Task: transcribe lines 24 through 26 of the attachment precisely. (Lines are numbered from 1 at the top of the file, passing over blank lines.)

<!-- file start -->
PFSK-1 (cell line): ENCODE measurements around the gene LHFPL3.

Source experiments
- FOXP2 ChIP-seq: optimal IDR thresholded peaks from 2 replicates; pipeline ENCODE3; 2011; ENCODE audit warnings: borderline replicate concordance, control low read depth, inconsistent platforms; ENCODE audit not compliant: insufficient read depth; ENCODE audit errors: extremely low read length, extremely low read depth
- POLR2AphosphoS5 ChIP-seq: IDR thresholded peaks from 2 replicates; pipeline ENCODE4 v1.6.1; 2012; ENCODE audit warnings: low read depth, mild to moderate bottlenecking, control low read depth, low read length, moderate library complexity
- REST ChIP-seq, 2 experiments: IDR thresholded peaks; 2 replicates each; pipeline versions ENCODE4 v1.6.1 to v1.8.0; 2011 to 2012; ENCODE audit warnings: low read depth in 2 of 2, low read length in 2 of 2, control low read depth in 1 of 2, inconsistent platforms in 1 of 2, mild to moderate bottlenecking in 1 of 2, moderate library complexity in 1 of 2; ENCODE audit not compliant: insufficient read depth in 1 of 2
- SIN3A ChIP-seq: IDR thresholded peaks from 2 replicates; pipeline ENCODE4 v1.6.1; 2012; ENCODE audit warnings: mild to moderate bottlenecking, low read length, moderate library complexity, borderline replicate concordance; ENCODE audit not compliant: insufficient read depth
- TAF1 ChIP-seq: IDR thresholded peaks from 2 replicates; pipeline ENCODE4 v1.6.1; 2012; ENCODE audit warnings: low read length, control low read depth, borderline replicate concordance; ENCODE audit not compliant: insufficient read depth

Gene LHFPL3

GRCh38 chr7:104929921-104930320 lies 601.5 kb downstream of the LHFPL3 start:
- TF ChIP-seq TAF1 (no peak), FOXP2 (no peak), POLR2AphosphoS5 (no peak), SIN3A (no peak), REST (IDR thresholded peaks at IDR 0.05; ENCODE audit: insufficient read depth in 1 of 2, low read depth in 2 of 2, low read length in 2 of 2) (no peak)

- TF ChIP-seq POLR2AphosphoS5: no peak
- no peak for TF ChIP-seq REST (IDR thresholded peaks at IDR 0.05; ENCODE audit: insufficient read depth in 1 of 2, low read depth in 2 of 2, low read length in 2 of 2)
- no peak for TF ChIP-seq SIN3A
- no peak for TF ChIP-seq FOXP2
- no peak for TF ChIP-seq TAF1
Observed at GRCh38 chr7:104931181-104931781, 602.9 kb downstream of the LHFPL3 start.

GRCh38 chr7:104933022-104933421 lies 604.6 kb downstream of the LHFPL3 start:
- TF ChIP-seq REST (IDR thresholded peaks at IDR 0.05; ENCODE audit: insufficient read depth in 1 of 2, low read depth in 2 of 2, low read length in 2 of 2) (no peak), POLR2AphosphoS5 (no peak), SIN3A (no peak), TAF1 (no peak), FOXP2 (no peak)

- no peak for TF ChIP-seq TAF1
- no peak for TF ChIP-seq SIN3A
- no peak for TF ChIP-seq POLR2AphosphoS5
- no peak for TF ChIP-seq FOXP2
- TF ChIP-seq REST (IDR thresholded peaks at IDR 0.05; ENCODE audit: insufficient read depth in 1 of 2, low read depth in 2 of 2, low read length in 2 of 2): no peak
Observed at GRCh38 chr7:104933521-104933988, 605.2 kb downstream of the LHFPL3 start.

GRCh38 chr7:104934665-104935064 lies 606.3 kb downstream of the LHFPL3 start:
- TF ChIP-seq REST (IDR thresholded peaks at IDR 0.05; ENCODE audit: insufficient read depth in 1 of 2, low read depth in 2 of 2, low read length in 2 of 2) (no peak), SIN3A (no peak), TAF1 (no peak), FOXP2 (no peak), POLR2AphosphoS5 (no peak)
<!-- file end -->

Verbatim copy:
Observed at GRCh38 chr7:104933521-104933988, 605.2 kb downstream of the LHFPL3 start.

GRCh38 chr7:104934665-104935064 lies 606.3 kb downstream of the LHFPL3 start:
- TF ChIP-seq REST (IDR thresholded peaks at IDR 0.05; ENCODE audit: insufficient read depth in 1 of 2, low read depth in 2 of 2, low read length in 2 of 2) (no peak), SIN3A (no peak), TAF1 (no peak), FOXP2 (no peak), POLR2AphosphoS5 (no peak)